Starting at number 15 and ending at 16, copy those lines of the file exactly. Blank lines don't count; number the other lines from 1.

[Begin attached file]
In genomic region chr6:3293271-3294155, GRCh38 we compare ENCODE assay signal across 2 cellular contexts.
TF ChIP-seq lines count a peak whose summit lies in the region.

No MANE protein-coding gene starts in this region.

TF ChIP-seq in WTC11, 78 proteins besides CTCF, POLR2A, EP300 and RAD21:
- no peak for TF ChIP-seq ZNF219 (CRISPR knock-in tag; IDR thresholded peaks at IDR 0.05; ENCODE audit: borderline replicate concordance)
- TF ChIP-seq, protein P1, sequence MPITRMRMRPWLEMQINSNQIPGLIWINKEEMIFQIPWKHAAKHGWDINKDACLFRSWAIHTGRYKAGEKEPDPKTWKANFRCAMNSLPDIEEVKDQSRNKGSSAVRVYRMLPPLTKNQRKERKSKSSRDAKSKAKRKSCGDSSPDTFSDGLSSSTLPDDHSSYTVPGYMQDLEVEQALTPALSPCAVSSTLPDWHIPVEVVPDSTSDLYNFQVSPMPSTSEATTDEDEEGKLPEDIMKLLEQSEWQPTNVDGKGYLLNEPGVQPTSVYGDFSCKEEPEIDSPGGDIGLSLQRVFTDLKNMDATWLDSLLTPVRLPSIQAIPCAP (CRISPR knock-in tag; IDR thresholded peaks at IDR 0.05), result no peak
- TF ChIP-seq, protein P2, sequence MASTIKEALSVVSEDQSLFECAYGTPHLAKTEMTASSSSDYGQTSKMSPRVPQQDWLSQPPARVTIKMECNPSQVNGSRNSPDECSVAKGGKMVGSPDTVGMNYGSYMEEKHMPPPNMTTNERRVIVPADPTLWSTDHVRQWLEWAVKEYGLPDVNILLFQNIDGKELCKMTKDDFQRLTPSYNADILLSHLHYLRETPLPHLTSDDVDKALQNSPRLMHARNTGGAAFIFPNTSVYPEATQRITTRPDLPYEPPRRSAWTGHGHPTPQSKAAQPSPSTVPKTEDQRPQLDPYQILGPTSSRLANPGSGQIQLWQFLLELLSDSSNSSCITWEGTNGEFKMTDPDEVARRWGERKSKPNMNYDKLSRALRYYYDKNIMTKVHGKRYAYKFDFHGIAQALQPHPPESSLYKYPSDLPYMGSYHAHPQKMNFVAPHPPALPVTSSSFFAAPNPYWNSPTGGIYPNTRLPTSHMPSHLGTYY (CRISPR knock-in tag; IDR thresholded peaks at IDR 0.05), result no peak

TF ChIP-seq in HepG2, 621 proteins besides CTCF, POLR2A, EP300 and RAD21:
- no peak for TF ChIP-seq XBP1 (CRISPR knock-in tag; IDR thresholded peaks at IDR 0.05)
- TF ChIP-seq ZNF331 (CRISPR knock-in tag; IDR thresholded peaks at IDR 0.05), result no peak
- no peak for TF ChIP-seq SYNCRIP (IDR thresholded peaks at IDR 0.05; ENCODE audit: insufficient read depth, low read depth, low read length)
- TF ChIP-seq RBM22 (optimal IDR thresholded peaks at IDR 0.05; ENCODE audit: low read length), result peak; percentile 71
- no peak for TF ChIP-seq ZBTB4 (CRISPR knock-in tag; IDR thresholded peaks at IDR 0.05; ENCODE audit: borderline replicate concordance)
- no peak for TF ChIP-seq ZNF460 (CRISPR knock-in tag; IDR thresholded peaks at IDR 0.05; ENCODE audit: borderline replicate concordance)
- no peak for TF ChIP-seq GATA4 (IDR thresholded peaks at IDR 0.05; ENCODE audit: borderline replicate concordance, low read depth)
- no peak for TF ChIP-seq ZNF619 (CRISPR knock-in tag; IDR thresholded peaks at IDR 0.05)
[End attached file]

- no peak for TF ChIP-seq GATA4 (IDR thresholded peaks at IDR 0.05; ENCODE audit: borderline replicate concordance, low read depth)
- no peak for TF ChIP-seq ZNF619 (CRISPR knock-in tag; IDR thresholded peaks at IDR 0.05)